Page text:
How can you mourn with those who mourn? (Rom 12:15)
For once, I think Job’s friends got it right.
I have often been in the position of trying to comfort others, not just as a friend, but also in a professional capacity since I work every day with people who are struggling with depression, grief, and loss. Recently I found myself on the receiving end of consolation from others when my father unexpectedly went to be with the Lord. I saw that in a very real sense everyone experiences grief and loss differently and not everyone needs the same thing; sometimes what someone needs may seem to defy conventional wisdom.
My wife shared with me something that struck her while reading Job. After Job’s tremendous losses (Job 1:13-2:8)—losing thousands of animals and servants, his ten children, and his own physical health and comfort—his friends came to comfort him in that unfathomably dark time of his life. Job was so profoundly grief-stricken that when three friends came to bring sympathy and comfort, from a distance they did not even recognize him. His appearance was such a shocking sight that they “raised their voices and wept, and they tore their robes and sprinkled dust on their heads toward heaven. And they sat with him on the ground seven days and seven nights, and no one spoke a word to him, for they saw that his suffering was very great” (Job 2:12-13).
Although Job’s friends have a reputation for giving a lot of misguided and discouraging advice, here they knew exactly what Job needed. They were with him for seven full days but did not speak. Finally, when it was time for something to be said, Job was the first to break the silence. And his were not hopeful words… in fact he cursed the day he was born and said, “I am not at ease, nor am I quiet; I have no rest, but trouble comes” (Job 3:26). I imagine that is not what most of us hope to hear when we are trying to cheer someone up. However, our job is not to smooth over someone else’s pain or immediately look for a silver lining in their grief. I know for me it’s hard to resist the temptation, the urge, to say something to try to remove some of the sting from their loss or at least break the painful silence.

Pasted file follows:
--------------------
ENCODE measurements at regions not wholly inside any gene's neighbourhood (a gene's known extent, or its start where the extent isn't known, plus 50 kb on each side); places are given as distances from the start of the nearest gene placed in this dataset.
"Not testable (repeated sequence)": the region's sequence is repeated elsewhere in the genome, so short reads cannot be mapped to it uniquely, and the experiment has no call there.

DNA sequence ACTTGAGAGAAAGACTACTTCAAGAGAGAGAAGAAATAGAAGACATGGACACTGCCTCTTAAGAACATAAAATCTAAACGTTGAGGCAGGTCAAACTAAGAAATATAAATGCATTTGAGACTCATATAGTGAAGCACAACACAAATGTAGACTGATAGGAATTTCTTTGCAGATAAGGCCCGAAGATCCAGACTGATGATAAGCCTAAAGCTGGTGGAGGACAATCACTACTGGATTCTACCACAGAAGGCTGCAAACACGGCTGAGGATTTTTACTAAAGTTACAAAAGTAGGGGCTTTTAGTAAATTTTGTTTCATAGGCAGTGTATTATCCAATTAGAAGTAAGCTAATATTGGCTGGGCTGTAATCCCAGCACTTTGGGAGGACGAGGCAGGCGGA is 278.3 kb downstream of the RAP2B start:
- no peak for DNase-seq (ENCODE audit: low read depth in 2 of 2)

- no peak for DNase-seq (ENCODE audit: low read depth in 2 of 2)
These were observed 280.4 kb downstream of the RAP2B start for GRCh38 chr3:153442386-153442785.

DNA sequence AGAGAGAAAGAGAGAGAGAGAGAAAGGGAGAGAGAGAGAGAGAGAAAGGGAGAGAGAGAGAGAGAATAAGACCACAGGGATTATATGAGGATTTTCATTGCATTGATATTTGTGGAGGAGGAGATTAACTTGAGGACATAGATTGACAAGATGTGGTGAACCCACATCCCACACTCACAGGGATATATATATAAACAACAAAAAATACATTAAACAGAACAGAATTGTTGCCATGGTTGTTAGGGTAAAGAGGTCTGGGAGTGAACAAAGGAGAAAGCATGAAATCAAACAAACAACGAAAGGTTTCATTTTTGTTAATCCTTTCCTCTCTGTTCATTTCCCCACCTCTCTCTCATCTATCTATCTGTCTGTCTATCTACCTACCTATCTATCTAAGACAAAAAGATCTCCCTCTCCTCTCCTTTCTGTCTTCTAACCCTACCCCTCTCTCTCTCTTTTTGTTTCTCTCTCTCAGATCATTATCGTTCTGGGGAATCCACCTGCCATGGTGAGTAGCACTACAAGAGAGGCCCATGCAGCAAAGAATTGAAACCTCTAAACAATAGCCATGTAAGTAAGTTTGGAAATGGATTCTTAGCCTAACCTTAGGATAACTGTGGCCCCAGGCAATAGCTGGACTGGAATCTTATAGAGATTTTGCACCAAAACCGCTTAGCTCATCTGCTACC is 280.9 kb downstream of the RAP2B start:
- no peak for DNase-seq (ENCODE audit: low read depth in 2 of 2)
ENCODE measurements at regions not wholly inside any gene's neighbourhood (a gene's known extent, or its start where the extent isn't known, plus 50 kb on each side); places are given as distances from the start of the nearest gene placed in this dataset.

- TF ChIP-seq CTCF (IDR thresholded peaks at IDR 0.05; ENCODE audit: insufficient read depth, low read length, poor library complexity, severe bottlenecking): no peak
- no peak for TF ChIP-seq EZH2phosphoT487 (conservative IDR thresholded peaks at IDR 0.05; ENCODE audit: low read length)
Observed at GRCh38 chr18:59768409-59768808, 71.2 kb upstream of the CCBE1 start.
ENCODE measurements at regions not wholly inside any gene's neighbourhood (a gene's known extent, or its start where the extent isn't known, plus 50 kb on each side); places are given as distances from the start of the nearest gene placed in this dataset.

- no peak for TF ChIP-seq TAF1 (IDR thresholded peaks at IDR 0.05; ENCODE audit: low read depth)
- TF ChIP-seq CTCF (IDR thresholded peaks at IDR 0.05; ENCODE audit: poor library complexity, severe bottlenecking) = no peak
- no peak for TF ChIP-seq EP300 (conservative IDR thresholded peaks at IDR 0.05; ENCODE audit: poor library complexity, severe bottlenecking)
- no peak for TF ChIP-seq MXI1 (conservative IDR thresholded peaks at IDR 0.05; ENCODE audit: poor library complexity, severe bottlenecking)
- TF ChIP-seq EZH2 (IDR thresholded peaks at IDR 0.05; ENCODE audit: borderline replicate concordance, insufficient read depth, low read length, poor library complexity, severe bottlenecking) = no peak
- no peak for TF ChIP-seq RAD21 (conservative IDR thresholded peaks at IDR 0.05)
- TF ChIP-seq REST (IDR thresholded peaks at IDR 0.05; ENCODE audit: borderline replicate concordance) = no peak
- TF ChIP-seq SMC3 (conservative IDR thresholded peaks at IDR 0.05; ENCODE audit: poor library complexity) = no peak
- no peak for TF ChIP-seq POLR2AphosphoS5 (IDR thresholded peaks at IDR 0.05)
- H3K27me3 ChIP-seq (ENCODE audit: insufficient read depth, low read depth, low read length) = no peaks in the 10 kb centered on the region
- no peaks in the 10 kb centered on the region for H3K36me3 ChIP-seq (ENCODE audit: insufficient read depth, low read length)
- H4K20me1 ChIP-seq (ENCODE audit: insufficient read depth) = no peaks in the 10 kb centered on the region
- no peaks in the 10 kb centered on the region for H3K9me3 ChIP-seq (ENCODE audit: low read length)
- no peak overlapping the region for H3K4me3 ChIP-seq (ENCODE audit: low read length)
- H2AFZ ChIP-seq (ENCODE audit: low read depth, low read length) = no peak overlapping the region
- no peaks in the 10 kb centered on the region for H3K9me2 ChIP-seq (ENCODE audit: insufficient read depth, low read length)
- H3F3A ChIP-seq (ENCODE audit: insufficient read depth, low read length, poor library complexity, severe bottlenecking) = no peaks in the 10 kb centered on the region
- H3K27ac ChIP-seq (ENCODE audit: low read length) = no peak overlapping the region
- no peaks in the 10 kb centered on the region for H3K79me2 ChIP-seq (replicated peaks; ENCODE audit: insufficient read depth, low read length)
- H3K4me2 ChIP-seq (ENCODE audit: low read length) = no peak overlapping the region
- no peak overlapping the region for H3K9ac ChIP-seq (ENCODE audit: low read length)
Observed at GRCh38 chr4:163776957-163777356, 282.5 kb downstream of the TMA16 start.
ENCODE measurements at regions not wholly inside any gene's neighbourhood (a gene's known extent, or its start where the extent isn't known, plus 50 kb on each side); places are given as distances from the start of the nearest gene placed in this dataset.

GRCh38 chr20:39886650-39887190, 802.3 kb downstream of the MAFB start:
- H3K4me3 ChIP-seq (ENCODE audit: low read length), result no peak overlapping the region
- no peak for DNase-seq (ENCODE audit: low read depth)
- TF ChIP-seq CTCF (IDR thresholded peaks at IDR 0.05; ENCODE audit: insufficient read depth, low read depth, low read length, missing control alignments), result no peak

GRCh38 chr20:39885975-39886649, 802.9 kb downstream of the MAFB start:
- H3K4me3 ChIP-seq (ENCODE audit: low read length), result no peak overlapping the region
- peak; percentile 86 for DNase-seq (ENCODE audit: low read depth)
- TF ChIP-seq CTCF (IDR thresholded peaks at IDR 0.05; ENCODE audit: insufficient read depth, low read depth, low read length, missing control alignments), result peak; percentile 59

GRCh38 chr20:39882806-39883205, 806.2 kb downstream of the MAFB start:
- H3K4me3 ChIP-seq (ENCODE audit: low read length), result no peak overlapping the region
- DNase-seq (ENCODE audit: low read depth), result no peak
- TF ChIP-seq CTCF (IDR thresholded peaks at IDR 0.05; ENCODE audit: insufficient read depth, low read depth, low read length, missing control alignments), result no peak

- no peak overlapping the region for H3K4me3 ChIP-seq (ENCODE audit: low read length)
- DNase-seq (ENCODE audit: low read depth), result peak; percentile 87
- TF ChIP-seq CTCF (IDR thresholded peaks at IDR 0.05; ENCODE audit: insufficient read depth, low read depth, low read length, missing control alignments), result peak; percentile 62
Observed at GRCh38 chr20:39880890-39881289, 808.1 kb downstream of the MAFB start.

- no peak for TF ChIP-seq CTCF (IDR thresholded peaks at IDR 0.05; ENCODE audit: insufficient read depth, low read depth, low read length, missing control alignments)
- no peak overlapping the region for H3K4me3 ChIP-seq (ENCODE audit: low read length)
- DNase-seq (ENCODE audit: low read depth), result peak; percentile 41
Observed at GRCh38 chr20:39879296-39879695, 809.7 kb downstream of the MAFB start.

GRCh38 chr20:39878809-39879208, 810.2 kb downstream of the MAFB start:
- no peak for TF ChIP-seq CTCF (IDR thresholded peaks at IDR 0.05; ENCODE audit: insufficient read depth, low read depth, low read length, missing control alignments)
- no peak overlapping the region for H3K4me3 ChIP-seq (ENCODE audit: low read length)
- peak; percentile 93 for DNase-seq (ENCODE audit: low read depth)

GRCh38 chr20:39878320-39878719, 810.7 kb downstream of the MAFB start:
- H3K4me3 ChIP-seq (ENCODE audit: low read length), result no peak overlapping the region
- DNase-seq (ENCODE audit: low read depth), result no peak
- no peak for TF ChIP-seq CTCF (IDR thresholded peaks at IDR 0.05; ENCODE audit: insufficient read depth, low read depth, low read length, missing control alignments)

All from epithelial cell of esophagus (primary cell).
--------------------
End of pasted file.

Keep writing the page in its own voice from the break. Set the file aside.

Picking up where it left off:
My father’s passing was (and is) a devastating loss for us who are left behind with the pain we face in our earthly lives. Immediately I received an incredible outpouring of support and condolences, even from old friends I hadn’t seen in years. People dropped by with cards or food or offered to talk on the phone. It was moving and comforting to see how much my father had meant to so many people and I am so grateful for everyone’s love during that time. But unexpectedly, the hardest part for me as our family received all this attention was that I didn’t really want a “sounding board” or a sympathetic ear or someone who could relate. Often I wanted to sit and feel sad or tired or numb or whatever else and just… be. Maybe it is my personality or my “processing style” or feeling like I need to reach out to people on my own terms, but for me, not only was it “a time to mourn” and “a time to weep”, but it often felt like “a time to keep silence”, and not yet “a time to speak” (Ecclesiastes 3). I suspect others have had this same experience.
I just want to encourage you as the friend or family member of someone who will at some point experience a great loss, if you don’t know what to say, that is truly okay. When someone needs you to “be there” for them, it may be as simple as just literally, physically being there… low stimulation, muted. You don’t have to ask whether it was unexpected or how they are doing. You don’t have to think of the right thing to say. You can just sit with them. They may need to just… be.
You are with them, so they know your heart is with them, too.
Enter in carefully, lovingly, softly, and don’t be afraid to sit quietly, to weep with those who weep.